Ask the Art Prof: How are European MFA Degrees Viewed in the United States?

Final Crit

“I know you’ve said before on this blog that the prestige of your graduate school is critical. How are European MFA degrees viewed in the United States?”

My guess would be to say that it’s neutral.  I don’t think it hurts, but I don’t think it helps tremendously either. The majority of people who apply for college teaching positions in the United States have graduate degrees from the United States, so perhaps a European degree might make you seem more “exotic”?  It’s tough to say, as every search committee has its own specific agenda that is impossible to predict.

I wish I could tell you that graduate school should only be about the educational experience that you have during that time, but unfortunately the reality is that that just is not the case. One of the most important things to attain in graduate school is the strong professional connections that will help launch you into the art world. In terms of professional contacts, location is everything.  For example, if you want to make it professionally in New York City after graduate school, going to a graduate school in Alaska is not a smart move.

The faculty that you study with in graduate school is critical; they will provide the bridge into the professional world for you.  If you study with faculty who are at the top of their field and live either in or within a few hours of New York City, they will have invaluable contacts that you won’t find anywhere else.  I dislike having to put so much emphasis on New York City, as I don’t want to discount other artistic communities in other parts of the world, but New York City really is where the “movers and shakers” are in the art world.

Opening reception

In your case, if your intent is to eventually work professionally in the United States, an MFA in Europe probably isn’t the best choice in terms of networking.  All of your professional contacts will be in Europe, and you’ll essentially have to start from scratch when you come back to the United States. If the professional networking is not a concern for you, then it doesn’t matter where you go to graduate school, and you can just focus on the educational experience. Whether or not the professional networking matters to you depends on your reasons for attending graduate school.  Some people go because they want to teach at the college level, whereas others just do it for themselves. If you’re going to graduate school because you want to teach college, then the networking is going to be crucial to have.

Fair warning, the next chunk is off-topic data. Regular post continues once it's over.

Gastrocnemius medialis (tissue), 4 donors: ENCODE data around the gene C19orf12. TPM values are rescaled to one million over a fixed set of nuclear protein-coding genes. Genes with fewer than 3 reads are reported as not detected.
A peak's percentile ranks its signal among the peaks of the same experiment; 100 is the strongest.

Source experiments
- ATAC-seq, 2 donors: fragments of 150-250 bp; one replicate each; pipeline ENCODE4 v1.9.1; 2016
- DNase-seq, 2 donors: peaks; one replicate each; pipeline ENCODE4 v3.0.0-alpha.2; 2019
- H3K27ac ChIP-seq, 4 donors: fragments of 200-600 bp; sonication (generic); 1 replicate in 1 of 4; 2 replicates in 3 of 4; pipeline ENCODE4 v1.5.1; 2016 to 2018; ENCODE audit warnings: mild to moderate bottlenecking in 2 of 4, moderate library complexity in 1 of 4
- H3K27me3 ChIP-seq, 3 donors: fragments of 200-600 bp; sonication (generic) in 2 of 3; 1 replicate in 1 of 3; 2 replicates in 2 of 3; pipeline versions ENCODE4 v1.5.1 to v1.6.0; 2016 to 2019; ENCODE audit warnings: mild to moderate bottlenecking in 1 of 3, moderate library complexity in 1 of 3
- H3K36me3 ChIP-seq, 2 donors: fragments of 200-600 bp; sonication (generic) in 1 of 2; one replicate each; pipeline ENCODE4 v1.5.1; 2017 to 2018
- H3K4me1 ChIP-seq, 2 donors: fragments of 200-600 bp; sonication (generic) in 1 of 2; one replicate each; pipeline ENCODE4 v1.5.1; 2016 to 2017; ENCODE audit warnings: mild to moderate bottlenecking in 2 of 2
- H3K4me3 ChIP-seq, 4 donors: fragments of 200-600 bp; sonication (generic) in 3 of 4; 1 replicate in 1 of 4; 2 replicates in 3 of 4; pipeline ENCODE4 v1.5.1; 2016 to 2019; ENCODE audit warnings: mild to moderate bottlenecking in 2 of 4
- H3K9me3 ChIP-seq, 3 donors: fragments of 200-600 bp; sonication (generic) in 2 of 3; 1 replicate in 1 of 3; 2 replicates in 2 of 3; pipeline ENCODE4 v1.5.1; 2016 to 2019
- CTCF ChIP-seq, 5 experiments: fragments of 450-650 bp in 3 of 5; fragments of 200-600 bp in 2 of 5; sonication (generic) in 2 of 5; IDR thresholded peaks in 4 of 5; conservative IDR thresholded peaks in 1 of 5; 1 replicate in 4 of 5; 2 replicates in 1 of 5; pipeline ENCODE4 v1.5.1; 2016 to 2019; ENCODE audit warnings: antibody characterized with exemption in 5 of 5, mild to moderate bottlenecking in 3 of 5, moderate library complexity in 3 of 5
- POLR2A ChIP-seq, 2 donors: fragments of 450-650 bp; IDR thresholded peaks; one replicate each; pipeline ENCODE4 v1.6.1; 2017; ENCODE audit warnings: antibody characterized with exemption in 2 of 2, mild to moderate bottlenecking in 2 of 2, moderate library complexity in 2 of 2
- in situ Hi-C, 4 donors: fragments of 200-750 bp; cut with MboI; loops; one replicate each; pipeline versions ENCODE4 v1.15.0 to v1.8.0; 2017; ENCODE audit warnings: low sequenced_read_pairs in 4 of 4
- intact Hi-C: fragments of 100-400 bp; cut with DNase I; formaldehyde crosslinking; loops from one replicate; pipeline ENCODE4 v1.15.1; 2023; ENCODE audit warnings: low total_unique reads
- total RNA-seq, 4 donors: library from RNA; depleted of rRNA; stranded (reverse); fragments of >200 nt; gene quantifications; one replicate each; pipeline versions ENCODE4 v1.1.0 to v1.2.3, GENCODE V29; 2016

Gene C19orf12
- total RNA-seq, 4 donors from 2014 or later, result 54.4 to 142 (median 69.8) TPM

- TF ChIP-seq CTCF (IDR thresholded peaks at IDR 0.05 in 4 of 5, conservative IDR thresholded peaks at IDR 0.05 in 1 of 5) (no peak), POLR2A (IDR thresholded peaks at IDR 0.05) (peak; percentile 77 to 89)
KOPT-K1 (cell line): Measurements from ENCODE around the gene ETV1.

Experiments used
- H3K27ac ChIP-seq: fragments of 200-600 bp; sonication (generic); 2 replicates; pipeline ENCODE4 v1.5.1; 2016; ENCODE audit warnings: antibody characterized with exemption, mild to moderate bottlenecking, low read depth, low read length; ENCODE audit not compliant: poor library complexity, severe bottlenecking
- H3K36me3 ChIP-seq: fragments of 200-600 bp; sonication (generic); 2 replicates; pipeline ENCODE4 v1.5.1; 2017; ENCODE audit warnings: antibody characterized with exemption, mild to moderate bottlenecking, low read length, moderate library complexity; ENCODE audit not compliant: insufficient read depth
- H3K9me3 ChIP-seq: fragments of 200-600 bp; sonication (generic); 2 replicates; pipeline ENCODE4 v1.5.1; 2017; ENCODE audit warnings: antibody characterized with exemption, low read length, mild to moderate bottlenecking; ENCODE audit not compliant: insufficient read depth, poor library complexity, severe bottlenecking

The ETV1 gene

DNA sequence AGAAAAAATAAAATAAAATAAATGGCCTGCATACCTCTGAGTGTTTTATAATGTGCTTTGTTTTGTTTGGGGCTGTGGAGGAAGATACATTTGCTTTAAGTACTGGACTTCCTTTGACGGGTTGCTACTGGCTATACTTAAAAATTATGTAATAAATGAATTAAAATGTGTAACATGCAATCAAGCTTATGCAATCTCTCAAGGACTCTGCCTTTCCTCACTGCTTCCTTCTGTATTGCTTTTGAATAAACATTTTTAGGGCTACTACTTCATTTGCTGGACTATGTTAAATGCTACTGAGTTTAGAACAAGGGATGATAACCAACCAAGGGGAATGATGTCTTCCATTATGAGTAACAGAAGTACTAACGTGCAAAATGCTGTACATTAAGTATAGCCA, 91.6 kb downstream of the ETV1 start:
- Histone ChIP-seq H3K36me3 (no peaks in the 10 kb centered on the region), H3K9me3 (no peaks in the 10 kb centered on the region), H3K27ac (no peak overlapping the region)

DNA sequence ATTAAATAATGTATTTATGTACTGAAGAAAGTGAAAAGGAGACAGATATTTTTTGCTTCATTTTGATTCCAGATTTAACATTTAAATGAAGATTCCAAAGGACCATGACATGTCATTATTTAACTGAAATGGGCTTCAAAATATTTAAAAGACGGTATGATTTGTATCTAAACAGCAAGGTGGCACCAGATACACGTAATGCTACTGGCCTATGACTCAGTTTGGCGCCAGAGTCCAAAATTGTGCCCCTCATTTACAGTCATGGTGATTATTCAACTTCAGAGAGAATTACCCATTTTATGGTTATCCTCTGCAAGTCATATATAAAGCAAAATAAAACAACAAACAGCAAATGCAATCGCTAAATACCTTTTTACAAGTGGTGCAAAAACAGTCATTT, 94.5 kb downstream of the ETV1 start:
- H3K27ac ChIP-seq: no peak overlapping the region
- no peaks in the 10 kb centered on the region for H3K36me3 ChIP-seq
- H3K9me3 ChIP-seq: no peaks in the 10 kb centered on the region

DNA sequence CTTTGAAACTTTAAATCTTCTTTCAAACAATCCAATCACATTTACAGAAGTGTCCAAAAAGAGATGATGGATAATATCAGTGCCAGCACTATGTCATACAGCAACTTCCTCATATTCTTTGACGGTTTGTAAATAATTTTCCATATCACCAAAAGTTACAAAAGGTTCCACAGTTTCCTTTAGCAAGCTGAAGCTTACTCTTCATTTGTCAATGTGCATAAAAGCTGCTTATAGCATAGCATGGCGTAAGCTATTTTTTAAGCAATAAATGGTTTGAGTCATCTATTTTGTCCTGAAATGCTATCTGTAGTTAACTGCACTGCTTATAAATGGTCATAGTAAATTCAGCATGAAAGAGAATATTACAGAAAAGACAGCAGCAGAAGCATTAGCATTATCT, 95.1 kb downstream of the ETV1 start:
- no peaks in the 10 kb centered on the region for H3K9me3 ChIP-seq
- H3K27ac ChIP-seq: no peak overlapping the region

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4 thoughts on “Ask the Art Prof: How are European MFA Degrees Viewed in the United States?

  1. I would add that it is true that most applicants to teach in the U.S. have an MFA or PhD from U.S. institutions. But also that most applicants have taught some already as adjuncts (temps) and have worked some years in the field in the case of design fields like graphic design, digital media, ID, and architecture. it is very rare to come strait from an MFA into teaching full time. (PhD graduates have already taught for years so, they can go strait to it.)
    The exception would be professionals who come in later in their career to teach. Often, they have worked as pros for many years and taught for many years part time. RISD has brought in many part time, adjunct, and even full time professors who have degrees mostly from European institutions to teach in graphic design, for instance, over the decades. This is also not entirely uncommon at other university design and art programs or private design and art schools.
    But the majority of new design and art professors (a good percentage from overseas originally – but getting an MFA in the U.S.) tend to be educated in the U.S. perhaps, because, we have some great design and art schools in the U.S.! But, there are some excellent graduate level programs for design and art in the Netherlands, France, Germany, Poland, Britain, Japan, Australia, Canada, etc. Keep an eye on China, Brazil, etc. too.

  2. After I initially commented I seem to have clicked the -Notify me when new comments are added- checkbox
    and from now on every time a comment is added I recieve 4 emails
    with the same comment. Perhaps there is an easy method you
    are able to remove me from that service? Appreciate it!

    1. Which post did you originally comment on when you clicked the “Notify me when new comments are added?” Was it “How are European MFA Degrees Viewed in the US?” I looked in the comments section of my admin area, and I only see this one comment from you about checking the notify box by accident. I’ve Googled this and looked everywhere in my admin, it doesn’t seem like I can change it. Perhaps an option is to block the wordpress email address that is sending you the new comments? I’m sorry I can’t be more help!

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